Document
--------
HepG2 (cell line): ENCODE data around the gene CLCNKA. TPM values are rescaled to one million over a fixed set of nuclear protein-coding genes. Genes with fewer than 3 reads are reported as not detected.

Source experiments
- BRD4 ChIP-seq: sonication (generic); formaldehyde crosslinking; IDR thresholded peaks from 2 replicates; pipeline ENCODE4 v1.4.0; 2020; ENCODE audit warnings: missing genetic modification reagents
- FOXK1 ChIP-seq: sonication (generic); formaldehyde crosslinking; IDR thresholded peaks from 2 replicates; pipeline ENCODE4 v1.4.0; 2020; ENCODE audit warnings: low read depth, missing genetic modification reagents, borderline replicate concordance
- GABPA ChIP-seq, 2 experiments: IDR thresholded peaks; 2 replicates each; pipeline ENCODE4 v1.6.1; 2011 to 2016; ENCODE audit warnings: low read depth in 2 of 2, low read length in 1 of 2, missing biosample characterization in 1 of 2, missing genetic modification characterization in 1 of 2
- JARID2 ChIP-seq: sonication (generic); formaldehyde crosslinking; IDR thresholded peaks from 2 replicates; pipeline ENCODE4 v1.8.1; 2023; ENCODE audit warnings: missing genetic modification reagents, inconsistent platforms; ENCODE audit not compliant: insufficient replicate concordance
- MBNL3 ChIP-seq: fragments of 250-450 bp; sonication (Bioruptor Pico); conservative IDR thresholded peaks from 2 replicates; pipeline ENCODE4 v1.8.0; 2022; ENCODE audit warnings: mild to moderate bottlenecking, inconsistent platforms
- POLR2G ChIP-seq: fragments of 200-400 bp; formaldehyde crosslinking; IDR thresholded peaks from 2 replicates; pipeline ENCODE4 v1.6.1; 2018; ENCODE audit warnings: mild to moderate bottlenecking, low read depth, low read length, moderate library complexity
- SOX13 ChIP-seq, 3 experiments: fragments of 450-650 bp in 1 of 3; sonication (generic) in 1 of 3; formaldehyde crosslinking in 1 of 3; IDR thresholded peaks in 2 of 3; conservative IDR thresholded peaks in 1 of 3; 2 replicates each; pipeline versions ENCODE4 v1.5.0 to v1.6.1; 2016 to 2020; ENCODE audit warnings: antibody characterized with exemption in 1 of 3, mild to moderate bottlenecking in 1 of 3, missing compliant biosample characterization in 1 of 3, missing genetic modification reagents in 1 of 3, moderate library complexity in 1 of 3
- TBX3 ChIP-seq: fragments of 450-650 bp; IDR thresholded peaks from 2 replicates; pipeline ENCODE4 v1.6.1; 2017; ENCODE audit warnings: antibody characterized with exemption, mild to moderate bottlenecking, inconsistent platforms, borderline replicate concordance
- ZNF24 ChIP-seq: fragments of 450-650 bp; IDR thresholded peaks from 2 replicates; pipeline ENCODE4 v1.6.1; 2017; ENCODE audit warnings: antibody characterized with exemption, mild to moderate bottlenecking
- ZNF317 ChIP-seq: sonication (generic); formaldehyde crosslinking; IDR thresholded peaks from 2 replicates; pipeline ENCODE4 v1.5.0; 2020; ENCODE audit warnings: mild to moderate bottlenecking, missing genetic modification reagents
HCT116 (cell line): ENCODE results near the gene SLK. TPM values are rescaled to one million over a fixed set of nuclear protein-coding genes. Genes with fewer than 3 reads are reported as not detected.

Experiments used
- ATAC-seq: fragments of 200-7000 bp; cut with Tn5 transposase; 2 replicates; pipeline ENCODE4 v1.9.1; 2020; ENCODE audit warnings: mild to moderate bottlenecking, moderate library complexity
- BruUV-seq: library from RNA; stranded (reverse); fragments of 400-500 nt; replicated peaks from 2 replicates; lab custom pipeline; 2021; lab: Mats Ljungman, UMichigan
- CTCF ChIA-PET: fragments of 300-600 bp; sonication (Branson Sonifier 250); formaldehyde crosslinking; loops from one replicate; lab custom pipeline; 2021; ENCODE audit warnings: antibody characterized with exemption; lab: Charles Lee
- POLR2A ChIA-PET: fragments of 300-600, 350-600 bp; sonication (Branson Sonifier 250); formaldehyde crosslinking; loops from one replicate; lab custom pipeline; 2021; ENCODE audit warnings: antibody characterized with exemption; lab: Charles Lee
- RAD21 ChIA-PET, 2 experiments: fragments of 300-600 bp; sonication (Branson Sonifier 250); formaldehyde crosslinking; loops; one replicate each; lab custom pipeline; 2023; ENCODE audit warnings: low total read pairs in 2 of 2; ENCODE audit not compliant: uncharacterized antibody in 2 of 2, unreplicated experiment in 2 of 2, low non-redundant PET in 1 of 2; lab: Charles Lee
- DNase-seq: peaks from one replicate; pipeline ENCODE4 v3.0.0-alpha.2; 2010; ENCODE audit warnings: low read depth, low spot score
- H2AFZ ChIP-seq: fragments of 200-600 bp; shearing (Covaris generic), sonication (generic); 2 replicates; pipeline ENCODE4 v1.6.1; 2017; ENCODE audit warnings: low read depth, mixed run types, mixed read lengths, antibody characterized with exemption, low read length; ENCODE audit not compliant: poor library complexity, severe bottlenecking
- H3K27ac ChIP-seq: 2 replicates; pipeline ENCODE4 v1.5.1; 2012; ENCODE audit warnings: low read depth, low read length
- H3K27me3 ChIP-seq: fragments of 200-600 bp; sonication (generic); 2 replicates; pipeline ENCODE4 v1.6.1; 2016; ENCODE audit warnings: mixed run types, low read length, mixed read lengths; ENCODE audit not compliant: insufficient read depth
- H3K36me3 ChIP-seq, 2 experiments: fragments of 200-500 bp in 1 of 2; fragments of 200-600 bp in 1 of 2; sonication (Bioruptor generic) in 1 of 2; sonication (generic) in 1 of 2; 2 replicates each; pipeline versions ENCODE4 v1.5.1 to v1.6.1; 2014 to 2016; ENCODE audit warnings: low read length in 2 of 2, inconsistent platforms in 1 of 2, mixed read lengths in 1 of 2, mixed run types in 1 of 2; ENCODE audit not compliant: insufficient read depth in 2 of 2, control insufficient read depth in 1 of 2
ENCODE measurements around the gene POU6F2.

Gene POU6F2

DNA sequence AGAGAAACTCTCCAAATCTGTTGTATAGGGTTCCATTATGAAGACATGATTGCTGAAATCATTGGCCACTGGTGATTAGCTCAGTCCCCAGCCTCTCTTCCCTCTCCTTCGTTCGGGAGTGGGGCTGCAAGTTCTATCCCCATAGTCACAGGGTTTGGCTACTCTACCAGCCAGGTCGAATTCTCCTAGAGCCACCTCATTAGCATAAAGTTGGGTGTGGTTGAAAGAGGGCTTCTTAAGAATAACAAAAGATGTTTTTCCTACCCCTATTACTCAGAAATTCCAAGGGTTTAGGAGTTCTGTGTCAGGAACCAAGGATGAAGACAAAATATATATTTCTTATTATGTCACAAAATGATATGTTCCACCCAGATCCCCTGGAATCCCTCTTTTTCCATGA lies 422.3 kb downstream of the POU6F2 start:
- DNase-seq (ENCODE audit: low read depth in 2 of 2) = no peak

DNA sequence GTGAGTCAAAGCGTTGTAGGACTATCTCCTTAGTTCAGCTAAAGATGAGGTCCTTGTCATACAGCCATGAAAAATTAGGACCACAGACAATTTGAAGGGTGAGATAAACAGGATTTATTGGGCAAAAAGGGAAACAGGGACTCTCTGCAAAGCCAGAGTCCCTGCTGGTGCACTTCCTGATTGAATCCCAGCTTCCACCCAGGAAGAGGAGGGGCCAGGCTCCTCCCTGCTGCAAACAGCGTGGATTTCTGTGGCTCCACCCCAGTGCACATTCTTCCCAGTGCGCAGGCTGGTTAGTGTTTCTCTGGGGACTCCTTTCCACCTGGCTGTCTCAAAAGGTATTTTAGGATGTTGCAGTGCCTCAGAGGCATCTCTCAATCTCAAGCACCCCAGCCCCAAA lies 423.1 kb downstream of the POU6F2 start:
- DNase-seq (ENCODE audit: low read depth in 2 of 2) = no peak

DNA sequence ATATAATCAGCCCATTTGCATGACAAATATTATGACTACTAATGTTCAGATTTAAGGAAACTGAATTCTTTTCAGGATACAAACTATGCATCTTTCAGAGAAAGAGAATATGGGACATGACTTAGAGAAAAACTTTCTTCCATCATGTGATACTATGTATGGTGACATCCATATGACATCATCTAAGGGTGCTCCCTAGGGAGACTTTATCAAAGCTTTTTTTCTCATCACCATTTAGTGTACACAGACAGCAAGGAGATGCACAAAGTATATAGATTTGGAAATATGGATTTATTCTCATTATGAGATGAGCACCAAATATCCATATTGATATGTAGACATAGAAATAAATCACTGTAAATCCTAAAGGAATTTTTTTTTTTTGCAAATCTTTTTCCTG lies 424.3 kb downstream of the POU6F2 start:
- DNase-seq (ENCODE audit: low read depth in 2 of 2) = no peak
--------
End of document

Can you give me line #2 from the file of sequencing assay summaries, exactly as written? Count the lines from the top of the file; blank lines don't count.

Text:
Source experiments